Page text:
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Mazur, P K; Riener, M O; Jochum, W; Kristiansen, G; Weber, A; Schmid, R M; Siveke, J T (2012). Expression and clinicopathological significance of notch signaling and cell-fate genes in biliary tract cancer. American Journal of Gastroenterology, 107(1):126-135.

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Abstract

Abstract
OBJECTIVES: Biliary tract cancer (BTC) is a fatal cancer originating from epithelial cells of the intra- and extra-hepatic biliary duct system and the gallbladder. Genes and pathways regulating stem and progenitor cells as well as cell-fate decisions are increasingly recognized in tumorigenesis. We evaluated the expression of Notch1, Notch2, and HES1 (hairy and enhancer of split 1), as well as the biliary cell-fate regulators SOX9 (SRY (sex determining region Y)-box 9) and HNF1β (hepatocyte nuclear factor 1β), in BTC for correlation with clinicopathological parameters.

METHODS: Tissue microarrays including normal bile ducts and 111 BTCs consisting of 17 intrahepatic cholangiocarcinomas, 58 extrahepatic cholangiocarcinomas, and 36 gallbladder carcinomas were analyzed using immunohistochemistry.

RESULTS: Lack of cytoplasmic SOX9 expression was associated with a higher tumor grade (P=0.010) and a significantly reduced overall survival (P=0.002; median 6 months vs. 24 months) in univariate survival analysis, whereas lack of nuclear SOX9 expression was associated with a higher tumor stage (P=0.003). Notch pathway members showed high expression in BTC. However, no correlation was found between cytoplasmic or nuclear Notch1, Notch2, and HES1, as well as HNF1β expression, and any of the clinicopathological parameters. In multivariate analysis, cytoplasmic SOX9 expression was an independent prognostic factor for overall survival (P=0.031, relative risk=0.571).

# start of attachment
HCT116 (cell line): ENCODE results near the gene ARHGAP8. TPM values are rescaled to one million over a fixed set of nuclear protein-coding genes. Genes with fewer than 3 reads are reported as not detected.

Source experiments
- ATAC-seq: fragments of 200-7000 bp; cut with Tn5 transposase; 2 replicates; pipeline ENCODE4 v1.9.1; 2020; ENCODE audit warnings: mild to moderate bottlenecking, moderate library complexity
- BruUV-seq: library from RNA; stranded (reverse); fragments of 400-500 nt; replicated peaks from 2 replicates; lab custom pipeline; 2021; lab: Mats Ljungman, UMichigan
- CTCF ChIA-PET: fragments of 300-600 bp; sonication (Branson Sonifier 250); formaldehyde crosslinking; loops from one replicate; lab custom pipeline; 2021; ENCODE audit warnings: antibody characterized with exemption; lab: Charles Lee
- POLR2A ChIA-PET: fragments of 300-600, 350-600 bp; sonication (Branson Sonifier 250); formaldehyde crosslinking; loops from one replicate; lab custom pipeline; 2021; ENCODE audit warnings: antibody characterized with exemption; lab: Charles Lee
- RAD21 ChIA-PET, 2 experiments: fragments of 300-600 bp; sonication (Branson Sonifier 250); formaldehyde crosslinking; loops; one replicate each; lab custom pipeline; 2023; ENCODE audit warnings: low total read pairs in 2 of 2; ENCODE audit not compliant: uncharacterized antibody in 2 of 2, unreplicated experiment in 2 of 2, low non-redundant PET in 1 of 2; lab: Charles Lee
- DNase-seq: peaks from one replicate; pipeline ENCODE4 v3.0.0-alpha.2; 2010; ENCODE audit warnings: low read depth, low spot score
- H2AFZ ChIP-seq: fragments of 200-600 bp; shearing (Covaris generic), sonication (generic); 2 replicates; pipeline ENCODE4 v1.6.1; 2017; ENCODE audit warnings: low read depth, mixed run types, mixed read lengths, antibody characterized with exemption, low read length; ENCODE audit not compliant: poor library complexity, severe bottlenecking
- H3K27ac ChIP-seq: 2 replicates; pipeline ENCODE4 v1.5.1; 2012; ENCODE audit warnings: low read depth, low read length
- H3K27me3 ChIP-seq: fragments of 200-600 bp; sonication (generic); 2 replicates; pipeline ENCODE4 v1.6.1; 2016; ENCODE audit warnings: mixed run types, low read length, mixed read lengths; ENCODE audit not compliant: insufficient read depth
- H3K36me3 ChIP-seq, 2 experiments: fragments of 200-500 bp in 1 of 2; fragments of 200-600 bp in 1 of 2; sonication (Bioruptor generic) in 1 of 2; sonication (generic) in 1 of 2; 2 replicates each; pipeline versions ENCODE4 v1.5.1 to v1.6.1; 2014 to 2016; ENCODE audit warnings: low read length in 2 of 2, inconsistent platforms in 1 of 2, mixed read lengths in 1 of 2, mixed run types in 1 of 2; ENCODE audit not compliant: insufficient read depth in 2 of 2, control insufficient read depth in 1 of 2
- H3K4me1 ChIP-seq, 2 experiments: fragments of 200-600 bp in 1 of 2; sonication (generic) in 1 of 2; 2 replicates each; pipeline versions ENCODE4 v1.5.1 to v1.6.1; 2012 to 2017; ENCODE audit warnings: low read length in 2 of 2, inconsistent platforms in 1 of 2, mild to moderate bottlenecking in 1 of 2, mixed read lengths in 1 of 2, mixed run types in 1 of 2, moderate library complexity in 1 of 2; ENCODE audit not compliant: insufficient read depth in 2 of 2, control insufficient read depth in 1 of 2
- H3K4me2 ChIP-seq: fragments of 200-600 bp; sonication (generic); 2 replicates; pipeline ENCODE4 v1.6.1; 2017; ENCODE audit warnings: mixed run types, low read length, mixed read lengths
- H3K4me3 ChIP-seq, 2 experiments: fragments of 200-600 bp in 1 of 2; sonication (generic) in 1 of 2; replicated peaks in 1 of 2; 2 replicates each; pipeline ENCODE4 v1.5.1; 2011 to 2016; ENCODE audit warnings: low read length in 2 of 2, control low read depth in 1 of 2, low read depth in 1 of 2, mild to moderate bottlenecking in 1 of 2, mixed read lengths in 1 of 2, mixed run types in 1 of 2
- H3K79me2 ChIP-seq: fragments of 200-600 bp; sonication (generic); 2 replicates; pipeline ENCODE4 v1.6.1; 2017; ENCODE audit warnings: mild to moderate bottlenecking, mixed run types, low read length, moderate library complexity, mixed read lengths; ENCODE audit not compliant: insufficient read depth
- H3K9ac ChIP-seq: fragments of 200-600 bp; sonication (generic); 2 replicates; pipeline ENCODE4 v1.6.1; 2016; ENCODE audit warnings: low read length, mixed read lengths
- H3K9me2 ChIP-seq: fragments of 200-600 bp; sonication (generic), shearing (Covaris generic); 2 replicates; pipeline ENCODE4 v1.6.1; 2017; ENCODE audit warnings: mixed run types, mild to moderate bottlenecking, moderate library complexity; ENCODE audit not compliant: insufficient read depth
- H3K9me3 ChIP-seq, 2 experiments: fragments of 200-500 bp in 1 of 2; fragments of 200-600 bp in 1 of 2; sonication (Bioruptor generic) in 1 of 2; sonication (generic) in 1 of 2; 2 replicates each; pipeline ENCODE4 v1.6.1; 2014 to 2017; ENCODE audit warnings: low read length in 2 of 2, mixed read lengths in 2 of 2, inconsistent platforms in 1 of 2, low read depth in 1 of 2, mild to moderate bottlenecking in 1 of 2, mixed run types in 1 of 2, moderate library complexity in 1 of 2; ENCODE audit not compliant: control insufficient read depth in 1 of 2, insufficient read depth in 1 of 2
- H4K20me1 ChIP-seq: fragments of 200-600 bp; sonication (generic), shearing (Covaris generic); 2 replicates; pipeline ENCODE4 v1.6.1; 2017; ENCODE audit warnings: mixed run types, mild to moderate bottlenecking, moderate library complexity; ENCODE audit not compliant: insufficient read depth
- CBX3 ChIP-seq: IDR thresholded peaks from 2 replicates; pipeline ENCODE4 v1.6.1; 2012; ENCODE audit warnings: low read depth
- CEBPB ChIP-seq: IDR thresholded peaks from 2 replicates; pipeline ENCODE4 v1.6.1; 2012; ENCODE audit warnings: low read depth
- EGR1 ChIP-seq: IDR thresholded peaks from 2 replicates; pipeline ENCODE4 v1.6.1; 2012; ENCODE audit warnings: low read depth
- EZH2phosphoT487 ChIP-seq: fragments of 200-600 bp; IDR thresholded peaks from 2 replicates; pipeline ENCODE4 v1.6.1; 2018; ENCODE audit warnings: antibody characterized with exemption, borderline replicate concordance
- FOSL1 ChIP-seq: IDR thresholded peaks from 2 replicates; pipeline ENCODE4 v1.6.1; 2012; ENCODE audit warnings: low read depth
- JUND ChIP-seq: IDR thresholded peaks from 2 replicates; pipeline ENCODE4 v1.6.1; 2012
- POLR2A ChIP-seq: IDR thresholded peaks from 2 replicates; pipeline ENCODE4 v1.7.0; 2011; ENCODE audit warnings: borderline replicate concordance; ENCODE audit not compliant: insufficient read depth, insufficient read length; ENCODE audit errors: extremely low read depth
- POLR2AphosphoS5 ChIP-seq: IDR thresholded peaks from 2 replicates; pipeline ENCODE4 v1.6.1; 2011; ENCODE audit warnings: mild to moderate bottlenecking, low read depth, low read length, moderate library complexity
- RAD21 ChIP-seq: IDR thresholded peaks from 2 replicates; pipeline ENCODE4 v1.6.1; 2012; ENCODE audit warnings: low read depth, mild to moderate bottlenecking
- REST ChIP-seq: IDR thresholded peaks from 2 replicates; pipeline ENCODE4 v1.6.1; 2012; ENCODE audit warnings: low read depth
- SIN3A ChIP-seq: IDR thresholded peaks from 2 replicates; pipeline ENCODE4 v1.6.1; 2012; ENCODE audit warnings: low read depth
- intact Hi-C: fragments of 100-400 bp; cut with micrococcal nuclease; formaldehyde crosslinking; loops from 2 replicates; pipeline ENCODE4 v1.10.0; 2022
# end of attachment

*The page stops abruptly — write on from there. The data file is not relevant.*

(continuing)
CONCLUSIONS: We show strong Notch pathway activation and identify SOX9 as a prognostic marker in BTC. These results substantiate diagnostic and therapeutic approaches targeting developmentally active genes and pathways.

Citations

8 citations in Web of Science®
9 citations in Scopus®
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Additional indexing

Item Type:Journal Article, refereed, original work
Communities & Collections:04 Faculty of Medicine > University Hospital Zurich > Institute of Surgical Pathology
DDC:610 Medicine & health
Language:English
Date:2012
Deposited On:18 Oct 2011 06:59
Last Modified:23 Nov 2012 14:49
Publisher:Nature Publishing Group
ISSN:0002-9270
Publisher DOI:10.1038/ajg.2011.305.
PubMed ID:21931375

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